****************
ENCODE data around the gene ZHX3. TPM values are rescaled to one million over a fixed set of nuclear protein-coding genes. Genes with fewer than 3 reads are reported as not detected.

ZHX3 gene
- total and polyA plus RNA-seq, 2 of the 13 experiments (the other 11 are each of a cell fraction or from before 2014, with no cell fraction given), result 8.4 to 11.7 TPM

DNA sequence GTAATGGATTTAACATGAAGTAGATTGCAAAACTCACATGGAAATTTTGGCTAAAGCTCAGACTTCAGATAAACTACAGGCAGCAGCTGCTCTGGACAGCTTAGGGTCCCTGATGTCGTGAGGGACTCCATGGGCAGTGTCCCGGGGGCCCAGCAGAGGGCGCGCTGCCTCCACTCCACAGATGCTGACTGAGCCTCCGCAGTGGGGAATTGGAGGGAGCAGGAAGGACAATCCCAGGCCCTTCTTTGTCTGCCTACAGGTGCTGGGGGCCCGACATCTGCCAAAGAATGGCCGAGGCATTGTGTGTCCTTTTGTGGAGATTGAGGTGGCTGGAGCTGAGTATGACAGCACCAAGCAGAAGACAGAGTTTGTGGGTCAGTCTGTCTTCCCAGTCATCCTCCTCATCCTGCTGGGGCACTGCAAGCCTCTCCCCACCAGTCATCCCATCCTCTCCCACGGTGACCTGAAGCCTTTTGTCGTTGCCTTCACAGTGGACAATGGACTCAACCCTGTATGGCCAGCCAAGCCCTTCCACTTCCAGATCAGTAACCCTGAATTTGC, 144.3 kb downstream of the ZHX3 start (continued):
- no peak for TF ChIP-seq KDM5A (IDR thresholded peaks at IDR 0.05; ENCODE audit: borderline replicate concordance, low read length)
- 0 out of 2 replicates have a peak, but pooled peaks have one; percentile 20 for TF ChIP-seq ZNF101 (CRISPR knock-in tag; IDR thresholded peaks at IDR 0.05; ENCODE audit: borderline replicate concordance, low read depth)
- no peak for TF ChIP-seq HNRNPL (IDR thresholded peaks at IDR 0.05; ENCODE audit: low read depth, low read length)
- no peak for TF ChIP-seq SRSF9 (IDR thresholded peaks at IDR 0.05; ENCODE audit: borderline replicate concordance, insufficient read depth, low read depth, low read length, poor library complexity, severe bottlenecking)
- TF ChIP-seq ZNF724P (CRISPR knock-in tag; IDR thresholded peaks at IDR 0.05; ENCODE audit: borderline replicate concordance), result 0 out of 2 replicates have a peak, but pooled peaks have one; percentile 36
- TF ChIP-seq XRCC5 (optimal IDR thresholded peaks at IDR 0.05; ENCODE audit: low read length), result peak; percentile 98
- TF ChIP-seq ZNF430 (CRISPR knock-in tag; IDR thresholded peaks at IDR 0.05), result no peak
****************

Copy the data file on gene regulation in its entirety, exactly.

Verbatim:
ENCODE data around the gene ZHX3. TPM values are rescaled to one million over a fixed set of nuclear protein-coding genes. Genes with fewer than 3 reads are reported as not detected.

ZHX3 gene
- total and polyA plus RNA-seq, 2 of the 13 experiments (the other 11 are each of a cell fraction or from before 2014, with no cell fraction given), result 8.4 to 11.7 TPM

DNA sequence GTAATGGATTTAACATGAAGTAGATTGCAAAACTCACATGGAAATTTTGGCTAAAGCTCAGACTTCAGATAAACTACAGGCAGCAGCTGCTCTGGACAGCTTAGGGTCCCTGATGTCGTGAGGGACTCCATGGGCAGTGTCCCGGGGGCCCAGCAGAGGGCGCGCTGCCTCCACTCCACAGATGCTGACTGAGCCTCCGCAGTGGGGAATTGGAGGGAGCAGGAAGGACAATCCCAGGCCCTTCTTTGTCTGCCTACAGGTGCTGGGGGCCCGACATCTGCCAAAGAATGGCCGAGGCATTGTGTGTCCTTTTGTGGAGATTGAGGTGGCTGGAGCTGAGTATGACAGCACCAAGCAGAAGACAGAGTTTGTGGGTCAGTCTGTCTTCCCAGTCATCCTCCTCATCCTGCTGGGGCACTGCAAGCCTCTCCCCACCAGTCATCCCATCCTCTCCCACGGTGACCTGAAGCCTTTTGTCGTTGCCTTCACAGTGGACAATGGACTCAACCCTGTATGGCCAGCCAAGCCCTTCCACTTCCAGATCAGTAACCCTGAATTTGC, 144.3 kb downstream of the ZHX3 start (continued):
- no peak for TF ChIP-seq KDM5A (IDR thresholded peaks at IDR 0.05; ENCODE audit: borderline replicate concordance, low read length)
- 0 out of 2 replicates have a peak, but pooled peaks have one; percentile 20 for TF ChIP-seq ZNF101 (CRISPR knock-in tag; IDR thresholded peaks at IDR 0.05; ENCODE audit: borderline replicate concordance, low read depth)
- no peak for TF ChIP-seq HNRNPL (IDR thresholded peaks at IDR 0.05; ENCODE audit: low read depth, low read length)
- no peak for TF ChIP-seq SRSF9 (IDR thresholded peaks at IDR 0.05; ENCODE audit: borderline replicate concordance, insufficient read depth, low read depth, low read length, poor library complexity, severe bottlenecking)
- TF ChIP-seq ZNF724P (CRISPR knock-in tag; IDR thresholded peaks at IDR 0.05; ENCODE audit: borderline replicate concordance), result 0 out of 2 replicates have a peak, but pooled peaks have one; percentile 36
- TF ChIP-seq XRCC5 (optimal IDR thresholded peaks at IDR 0.05; ENCODE audit: low read length), result peak; percentile 98
- TF ChIP-seq ZNF430 (CRISPR knock-in tag; IDR thresholded peaks at IDR 0.05), result no peak